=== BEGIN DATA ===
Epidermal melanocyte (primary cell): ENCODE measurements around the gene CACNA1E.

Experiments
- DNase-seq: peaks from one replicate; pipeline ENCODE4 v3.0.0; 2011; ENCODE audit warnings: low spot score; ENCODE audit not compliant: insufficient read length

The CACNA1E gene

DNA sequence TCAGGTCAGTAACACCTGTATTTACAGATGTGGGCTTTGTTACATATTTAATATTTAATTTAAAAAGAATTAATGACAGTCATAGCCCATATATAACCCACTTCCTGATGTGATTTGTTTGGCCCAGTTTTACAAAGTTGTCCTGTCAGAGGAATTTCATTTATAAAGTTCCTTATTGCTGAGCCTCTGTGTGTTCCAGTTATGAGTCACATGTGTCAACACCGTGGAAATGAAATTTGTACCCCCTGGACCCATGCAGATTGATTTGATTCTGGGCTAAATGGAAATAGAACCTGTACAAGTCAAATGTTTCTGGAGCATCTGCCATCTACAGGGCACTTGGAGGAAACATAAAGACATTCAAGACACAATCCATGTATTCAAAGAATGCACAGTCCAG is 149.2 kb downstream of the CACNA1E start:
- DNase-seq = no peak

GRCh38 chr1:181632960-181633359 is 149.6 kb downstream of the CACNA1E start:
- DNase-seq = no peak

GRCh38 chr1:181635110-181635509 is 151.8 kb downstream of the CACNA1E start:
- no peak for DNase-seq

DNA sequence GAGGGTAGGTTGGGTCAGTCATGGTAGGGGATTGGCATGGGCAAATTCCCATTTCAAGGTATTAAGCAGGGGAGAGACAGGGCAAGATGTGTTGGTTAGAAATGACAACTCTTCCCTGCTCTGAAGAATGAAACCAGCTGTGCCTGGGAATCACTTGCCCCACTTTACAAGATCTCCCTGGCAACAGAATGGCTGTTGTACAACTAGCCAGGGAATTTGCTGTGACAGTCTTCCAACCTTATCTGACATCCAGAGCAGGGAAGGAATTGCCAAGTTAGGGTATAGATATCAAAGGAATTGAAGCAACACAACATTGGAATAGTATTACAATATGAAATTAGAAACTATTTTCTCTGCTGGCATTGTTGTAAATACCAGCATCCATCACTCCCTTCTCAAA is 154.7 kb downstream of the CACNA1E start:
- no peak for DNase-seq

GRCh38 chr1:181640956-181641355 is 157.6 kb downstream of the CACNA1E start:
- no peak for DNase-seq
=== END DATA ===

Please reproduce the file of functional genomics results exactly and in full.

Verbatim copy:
Epidermal melanocyte (primary cell): ENCODE measurements around the gene CACNA1E.

Experiments
- DNase-seq: peaks from one replicate; pipeline ENCODE4 v3.0.0; 2011; ENCODE audit warnings: low spot score; ENCODE audit not compliant: insufficient read length

The CACNA1E gene

DNA sequence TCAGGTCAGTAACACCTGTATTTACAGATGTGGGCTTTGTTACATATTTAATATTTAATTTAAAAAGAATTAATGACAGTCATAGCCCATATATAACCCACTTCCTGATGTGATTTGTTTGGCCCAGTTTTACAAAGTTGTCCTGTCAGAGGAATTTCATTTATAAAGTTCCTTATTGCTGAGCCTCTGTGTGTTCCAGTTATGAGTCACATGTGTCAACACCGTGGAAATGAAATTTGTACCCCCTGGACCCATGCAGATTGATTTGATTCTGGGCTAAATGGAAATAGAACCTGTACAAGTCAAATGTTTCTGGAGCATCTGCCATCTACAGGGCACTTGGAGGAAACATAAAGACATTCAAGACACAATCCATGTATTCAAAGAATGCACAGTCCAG is 149.2 kb downstream of the CACNA1E start:
- DNase-seq = no peak

GRCh38 chr1:181632960-181633359 is 149.6 kb downstream of the CACNA1E start:
- DNase-seq = no peak

GRCh38 chr1:181635110-181635509 is 151.8 kb downstream of the CACNA1E start:
- no peak for DNase-seq

DNA sequence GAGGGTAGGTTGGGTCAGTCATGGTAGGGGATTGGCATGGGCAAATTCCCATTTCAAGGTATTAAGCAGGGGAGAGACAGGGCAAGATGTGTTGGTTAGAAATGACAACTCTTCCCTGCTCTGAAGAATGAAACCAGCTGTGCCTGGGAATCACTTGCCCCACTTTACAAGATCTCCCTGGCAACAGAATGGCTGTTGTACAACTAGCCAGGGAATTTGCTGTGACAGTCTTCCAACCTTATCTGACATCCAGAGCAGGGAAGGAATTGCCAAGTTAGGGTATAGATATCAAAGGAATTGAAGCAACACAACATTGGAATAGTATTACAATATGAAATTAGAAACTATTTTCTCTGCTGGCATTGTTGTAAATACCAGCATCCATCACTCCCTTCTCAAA is 154.7 kb downstream of the CACNA1E start:
- no peak for DNase-seq

GRCh38 chr1:181640956-181641355 is 157.6 kb downstream of the CACNA1E start:
- no peak for DNase-seq